Boardwalks and a beach: King's Wharf developer eyes major changes

King's Wharf developer Francis Fares has asked Halifax regional council to approve major changes to the project, but the total number of residential units wouldn't change.

Francis Fares is looking for city to approve design changes, which include more public space

If proposed changes to King's Wharf are approved, this is what the development could look like. (Breakhouse Inc.)

The developer behind the massive King's Wharf project along the Dartmouth waterfront has asked Halifax regional council to approve major changes to the project, although the number of proposed residential units would remain the same at 1,500.

There are four buildings already built or under construction at the site.

Developer Francis Fares said he plans to begin work on the tallest building on the site in 2018, but he'll spend the next six months going through an amendment process.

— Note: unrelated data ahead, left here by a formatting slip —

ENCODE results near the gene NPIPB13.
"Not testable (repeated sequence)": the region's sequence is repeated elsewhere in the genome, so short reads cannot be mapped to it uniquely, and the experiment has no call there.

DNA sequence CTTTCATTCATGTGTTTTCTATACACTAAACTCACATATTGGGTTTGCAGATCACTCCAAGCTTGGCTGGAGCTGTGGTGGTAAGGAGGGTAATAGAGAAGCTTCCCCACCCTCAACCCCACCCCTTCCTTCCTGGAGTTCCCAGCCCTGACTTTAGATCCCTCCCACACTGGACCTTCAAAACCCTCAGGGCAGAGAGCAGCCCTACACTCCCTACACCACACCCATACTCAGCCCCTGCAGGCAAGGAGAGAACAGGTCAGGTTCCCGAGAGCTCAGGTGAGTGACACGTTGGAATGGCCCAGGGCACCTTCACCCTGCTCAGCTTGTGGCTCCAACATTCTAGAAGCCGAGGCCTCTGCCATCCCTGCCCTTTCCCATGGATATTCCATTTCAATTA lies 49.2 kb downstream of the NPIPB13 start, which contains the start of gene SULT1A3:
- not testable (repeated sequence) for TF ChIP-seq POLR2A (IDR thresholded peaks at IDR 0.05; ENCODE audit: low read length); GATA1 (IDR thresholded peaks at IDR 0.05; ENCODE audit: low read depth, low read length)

"We reduced the height along the waterfront. The focus is on the pedestrian experience," he said.

Francis Fares is the developer behind King's Wharf. (CBC)

The revised proposal envisions more public space, including boardwalks and a beach.

"We have the sun here until sunset, so we thought we'd take advantage of it and make the waterfront more enjoyable and pedestrian friendly," said Fares.

The developer has also asked the municipality for permission to eliminate a second access route into the King's Wharf
site.

Fares said experts have told him it isn't necessary, but a second route is part of the original plan approved in 2008.

Fares said it could take another decade to complete the King's Wharf Project.

The redesign puts more of an emphasis on public spaces, said developer Francis Fares. (Breakhouse Inc.)

About the Author

Pam Berman

Reporter

Pam Berman is CBC Nova Scotia's municipal affairs reporter. She's been a journalist for almost 35 years and has covered Halifax regional council since 1997. That includes four municipal elections, 19 budgets and countless meetings. Story ideas can be sent to pam.berman@cbc.ca